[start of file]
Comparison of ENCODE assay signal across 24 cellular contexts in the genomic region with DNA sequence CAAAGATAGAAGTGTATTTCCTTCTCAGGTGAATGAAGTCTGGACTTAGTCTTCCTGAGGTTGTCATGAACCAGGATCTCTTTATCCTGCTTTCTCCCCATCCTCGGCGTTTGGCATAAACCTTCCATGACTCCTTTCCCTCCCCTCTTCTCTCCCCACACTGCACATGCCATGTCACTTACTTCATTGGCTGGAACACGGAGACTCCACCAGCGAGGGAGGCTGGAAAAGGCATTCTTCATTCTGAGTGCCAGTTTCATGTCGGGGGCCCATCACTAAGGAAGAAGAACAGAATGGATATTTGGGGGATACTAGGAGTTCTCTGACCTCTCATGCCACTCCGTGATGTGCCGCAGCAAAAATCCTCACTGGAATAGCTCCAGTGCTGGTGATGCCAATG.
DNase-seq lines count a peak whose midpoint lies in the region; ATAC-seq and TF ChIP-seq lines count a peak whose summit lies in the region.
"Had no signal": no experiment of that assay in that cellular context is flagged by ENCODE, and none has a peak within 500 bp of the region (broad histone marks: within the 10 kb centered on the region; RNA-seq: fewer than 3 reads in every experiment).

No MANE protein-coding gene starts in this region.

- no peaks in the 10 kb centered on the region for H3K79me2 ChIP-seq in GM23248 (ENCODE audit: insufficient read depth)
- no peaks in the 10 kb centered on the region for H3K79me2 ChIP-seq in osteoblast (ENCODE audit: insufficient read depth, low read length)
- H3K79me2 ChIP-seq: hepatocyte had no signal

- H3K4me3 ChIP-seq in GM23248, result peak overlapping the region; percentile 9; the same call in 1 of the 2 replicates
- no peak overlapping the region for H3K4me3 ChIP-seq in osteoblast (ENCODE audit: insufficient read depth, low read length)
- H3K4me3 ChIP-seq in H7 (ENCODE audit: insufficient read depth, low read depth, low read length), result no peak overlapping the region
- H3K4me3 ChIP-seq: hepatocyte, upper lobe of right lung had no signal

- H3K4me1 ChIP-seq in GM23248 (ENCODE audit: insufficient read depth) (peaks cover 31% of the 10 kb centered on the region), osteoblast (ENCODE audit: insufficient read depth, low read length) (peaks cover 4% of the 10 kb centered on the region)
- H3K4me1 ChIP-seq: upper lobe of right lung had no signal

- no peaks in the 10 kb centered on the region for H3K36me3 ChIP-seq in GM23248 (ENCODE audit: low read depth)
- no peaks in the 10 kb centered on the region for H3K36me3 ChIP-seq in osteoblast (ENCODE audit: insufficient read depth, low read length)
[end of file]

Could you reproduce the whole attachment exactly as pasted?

Comparison of ENCODE assay signal across 24 cellular contexts in the genomic region with DNA sequence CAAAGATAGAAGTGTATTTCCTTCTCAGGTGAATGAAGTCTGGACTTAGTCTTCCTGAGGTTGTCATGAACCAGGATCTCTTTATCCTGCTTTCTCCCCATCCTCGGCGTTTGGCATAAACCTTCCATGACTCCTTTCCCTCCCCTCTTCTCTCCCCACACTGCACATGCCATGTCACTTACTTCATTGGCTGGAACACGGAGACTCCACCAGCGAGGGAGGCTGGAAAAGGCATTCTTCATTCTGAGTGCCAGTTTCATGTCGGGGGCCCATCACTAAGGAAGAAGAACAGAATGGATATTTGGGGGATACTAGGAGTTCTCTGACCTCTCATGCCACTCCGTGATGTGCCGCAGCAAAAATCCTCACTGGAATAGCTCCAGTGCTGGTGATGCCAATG.
DNase-seq lines count a peak whose midpoint lies in the region; ATAC-seq and TF ChIP-seq lines count a peak whose summit lies in the region.
"Had no signal": no experiment of that assay in that cellular context is flagged by ENCODE, and none has a peak within 500 bp of the region (broad histone marks: within the 10 kb centered on the region; RNA-seq: fewer than 3 reads in every experiment).

No MANE protein-coding gene starts in this region.

- no peaks in the 10 kb centered on the region for H3K79me2 ChIP-seq in GM23248 (ENCODE audit: insufficient read depth)
- no peaks in the 10 kb centered on the region for H3K79me2 ChIP-seq in osteoblast (ENCODE audit: insufficient read depth, low read length)
- H3K79me2 ChIP-seq: hepatocyte had no signal

- H3K4me3 ChIP-seq in GM23248, result peak overlapping the region; percentile 9; the same call in 1 of the 2 replicates
- no peak overlapping the region for H3K4me3 ChIP-seq in osteoblast (ENCODE audit: insufficient read depth, low read length)
- H3K4me3 ChIP-seq in H7 (ENCODE audit: insufficient read depth, low read depth, low read length), result no peak overlapping the region
- H3K4me3 ChIP-seq: hepatocyte, upper lobe of right lung had no signal

- H3K4me1 ChIP-seq in GM23248 (ENCODE audit: insufficient read depth) (peaks cover 31% of the 10 kb centered on the region), osteoblast (ENCODE audit: insufficient read depth, low read length) (peaks cover 4% of the 10 kb centered on the region)
- H3K4me1 ChIP-seq: upper lobe of right lung had no signal

- no peaks in the 10 kb centered on the region for H3K36me3 ChIP-seq in GM23248 (ENCODE audit: low read depth)
- no peaks in the 10 kb centered on the region for H3K36me3 ChIP-seq in osteoblast (ENCODE audit: insufficient read depth, low read length)